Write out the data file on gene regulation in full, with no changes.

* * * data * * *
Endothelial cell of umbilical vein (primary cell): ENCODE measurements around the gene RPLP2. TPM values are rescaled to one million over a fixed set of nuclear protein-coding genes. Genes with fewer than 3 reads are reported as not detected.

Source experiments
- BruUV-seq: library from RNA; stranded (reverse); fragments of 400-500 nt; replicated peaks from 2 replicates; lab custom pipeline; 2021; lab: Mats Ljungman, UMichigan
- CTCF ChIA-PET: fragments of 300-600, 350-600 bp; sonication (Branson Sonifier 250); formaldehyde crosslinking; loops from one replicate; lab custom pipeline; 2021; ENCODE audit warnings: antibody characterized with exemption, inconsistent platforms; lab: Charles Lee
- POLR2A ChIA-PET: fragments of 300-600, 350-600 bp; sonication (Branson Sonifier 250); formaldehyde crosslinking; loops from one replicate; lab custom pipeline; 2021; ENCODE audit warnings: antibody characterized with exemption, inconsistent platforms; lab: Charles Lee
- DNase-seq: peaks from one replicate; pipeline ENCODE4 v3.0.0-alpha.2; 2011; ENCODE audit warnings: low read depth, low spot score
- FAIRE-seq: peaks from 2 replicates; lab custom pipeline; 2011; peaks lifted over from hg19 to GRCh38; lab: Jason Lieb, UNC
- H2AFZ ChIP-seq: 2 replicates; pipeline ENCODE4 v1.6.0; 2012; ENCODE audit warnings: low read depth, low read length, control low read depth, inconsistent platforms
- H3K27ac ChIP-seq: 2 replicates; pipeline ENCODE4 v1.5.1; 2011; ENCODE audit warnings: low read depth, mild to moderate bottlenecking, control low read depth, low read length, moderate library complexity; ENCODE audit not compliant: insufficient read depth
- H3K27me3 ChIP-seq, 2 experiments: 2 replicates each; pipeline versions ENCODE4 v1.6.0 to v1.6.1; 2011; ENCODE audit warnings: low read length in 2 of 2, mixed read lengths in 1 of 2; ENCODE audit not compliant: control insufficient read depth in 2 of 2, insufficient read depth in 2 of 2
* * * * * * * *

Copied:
Endothelial cell of umbilical vein (primary cell): ENCODE measurements around the gene RPLP2. TPM values are rescaled to one million over a fixed set of nuclear protein-coding genes. Genes with fewer than 3 reads are reported as not detected.

Source experiments
- BruUV-seq: library from RNA; stranded (reverse); fragments of 400-500 nt; replicated peaks from 2 replicates; lab custom pipeline; 2021; lab: Mats Ljungman, UMichigan
- CTCF ChIA-PET: fragments of 300-600, 350-600 bp; sonication (Branson Sonifier 250); formaldehyde crosslinking; loops from one replicate; lab custom pipeline; 2021; ENCODE audit warnings: antibody characterized with exemption, inconsistent platforms; lab: Charles Lee
- POLR2A ChIA-PET: fragments of 300-600, 350-600 bp; sonication (Branson Sonifier 250); formaldehyde crosslinking; loops from one replicate; lab custom pipeline; 2021; ENCODE audit warnings: antibody characterized with exemption, inconsistent platforms; lab: Charles Lee
- DNase-seq: peaks from one replicate; pipeline ENCODE4 v3.0.0-alpha.2; 2011; ENCODE audit warnings: low read depth, low spot score
- FAIRE-seq: peaks from 2 replicates; lab custom pipeline; 2011; peaks lifted over from hg19 to GRCh38; lab: Jason Lieb, UNC
- H2AFZ ChIP-seq: 2 replicates; pipeline ENCODE4 v1.6.0; 2012; ENCODE audit warnings: low read depth, low read length, control low read depth, inconsistent platforms
- H3K27ac ChIP-seq: 2 replicates; pipeline ENCODE4 v1.5.1; 2011; ENCODE audit warnings: low read depth, mild to moderate bottlenecking, control low read depth, low read length, moderate library complexity; ENCODE audit not compliant: insufficient read depth
- H3K27me3 ChIP-seq, 2 experiments: 2 replicates each; pipeline versions ENCODE4 v1.6.0 to v1.6.1; 2011; ENCODE audit warnings: low read length in 2 of 2, mixed read lengths in 1 of 2; ENCODE audit not compliant: control insufficient read depth in 2 of 2, insufficient read depth in 2 of 2